Playing Färgfabriken

Via Altelier Slice

By Jan Åman

Harvesters and machine guns.

It was for the purpose of manufacturing this somewhat odd pair that the factory which now houses Färgfabriken was built in 1889. Helge Palmcrantz, entrepreneur and inventor, was the first owner and the man behind the inventions. There are a couple of etchings which depict the newly inaugurated factory. They show workers busy welding in an otherwise completely open hall. What must in reality have been filthy and noisy appears almost stark and graceful when rendered in drypoint.

When Palmcrantz died and his empire collapsed, Wilhelm Becker bought the premises. From 1903 until the 70s, they served as a paint factory. Then for a few years – in a state of growing disrepair – as a warehouse, a floorball court and as a site for various painting trials. This was because the owners were not granted permission to tear the building down. Which was probably more a matter of chance than of any conscious strategy on the authorities’ part. Most of Sweden’s factory heritage disappeared when the wealthy and modern nation wielded a wrecking ball to create air and light in the 60s and 70s.

When they were being used as a paint factory, the premises were constantly being remodelled to accommodate changes in production methods and working conditions. A mezzanine was added, interior divisions were erected and a number of spaces within the space were created. The open hall disappeared. But other things were added.

When Färgfabriken was being set up in 1995–6, those late 19th-century etchings were an important resource in returning the building to its original state. Behind all the additions and extensions it turned out that the original structure was intact: a cast-iron construction of hollow pillars in two rows and I-beams between the longer walls.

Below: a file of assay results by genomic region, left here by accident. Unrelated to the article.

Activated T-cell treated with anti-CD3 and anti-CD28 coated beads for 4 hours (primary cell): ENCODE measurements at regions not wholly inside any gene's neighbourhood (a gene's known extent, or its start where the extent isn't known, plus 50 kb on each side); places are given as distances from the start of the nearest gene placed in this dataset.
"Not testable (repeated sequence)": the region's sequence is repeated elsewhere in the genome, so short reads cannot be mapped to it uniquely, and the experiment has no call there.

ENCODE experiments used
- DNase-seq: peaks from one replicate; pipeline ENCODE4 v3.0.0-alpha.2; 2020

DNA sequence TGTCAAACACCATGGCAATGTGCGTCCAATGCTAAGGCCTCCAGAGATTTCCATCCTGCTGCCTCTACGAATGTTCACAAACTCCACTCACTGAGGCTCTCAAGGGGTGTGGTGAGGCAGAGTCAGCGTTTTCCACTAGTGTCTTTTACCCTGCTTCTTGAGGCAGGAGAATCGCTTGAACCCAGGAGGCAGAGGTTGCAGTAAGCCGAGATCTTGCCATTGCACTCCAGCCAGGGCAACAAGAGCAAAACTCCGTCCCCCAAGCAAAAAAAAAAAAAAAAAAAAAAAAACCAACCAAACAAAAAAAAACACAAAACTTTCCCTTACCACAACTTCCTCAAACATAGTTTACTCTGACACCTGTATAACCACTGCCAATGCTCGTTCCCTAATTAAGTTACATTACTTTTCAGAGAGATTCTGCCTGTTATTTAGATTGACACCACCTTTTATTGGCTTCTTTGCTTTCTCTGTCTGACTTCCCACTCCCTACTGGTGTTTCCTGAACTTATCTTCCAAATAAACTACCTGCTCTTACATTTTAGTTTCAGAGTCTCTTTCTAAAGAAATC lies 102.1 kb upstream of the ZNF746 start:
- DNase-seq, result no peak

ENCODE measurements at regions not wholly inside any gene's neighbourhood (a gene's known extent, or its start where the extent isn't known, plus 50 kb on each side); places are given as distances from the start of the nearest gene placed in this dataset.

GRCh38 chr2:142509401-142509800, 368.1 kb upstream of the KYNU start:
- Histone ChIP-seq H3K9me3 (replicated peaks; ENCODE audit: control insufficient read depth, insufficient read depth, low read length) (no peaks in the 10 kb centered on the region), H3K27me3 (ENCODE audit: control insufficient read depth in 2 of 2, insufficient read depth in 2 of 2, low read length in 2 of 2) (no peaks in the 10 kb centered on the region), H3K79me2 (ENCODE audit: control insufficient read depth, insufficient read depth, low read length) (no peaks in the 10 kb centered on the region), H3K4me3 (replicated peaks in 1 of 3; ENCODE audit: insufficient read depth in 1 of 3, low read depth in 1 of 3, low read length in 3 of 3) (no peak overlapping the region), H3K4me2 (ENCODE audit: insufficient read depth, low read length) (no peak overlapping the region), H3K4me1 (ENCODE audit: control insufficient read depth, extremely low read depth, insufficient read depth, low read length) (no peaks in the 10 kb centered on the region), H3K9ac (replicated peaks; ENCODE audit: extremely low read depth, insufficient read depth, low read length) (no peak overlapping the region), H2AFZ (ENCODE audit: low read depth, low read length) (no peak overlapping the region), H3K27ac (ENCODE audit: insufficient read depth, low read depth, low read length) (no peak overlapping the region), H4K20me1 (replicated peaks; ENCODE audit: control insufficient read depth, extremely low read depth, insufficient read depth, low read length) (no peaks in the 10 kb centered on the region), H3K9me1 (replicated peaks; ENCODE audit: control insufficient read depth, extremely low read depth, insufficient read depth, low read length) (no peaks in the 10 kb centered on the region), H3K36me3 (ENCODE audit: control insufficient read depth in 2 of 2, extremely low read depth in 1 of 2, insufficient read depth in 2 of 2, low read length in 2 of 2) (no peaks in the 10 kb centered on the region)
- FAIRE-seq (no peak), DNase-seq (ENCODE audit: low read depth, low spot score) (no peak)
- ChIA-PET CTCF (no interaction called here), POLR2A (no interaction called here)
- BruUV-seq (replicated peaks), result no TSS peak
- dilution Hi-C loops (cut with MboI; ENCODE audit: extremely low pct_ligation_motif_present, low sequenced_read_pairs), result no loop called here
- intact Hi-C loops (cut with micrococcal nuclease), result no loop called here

Ten years later David Byrne has turned the main hall into a musical instrument.

David has created something whose scope I did not at first see. He has turned the architecture itself, the space and its construction, into a musical instrument. The sounds are produced without any amplifiers at all, via vibrations and resonances. Visitors really will be able to “play the building”, with harmonies, bass and a rhythm section at their disposal.

This looks like more than mere coincidence. I can hardly think of a better way to celebrate our tenth anniversary.

Färgfabriken is no museum. We have no mission to fulfil, handed to us by the government or the local council. But Färgfabriken is no ordinary art gallery, either. We have no permanent collection or single sponsor who coughs up all the cash. Purely on our own survival instincts, we have had to define what we can contribute in the current social climate, locally in Stockholm as well as in a broader context.

One side of this is what we call our laboratory of the contemporary. We discovered that the independent cultural platform was a particularly useful tool for sparking a discussion and engendering debate on a wide array of issues. We could shoulder a role which other players – the media, businesses, politicians – cannot, but which they urgently need.

The other side is precisely what Playing the Building illustrates: we collaborate with artists and allow them to develop completely new projects, usually of a character which, for one reason or another, would make them impossible in an ordinary museum or art gallery.

Last year, Doug and Mike Starn went from twenty years of representing light phenomena through photography to actually creating light. The year before that, we had Carsten Höller changing exhibitions every day in order to add yet another element of confusion to the exhibition phenomenon. And before that, Maurizio Cattelan produced a miniature Hitler for Färgfabriken and stood him on his own in the large, empty space.

Playing the Building is something more than a site-specific installation. I’m not quite sure what to call it, but what David Byrne is exhibiting is really Färgfabriken itself. Only reformulated into a musical instrument.

Neither is it your average sound installation. Somewhere, Jorge Luis Borges is surely smiling at this opportunity to try a completely new instrument, like a new alphabet or language. Nobody knows what it may contain – and what music will be made with it. But everyone is welcome to test its possibilities. All you have to do is sit yourself down and play the building.

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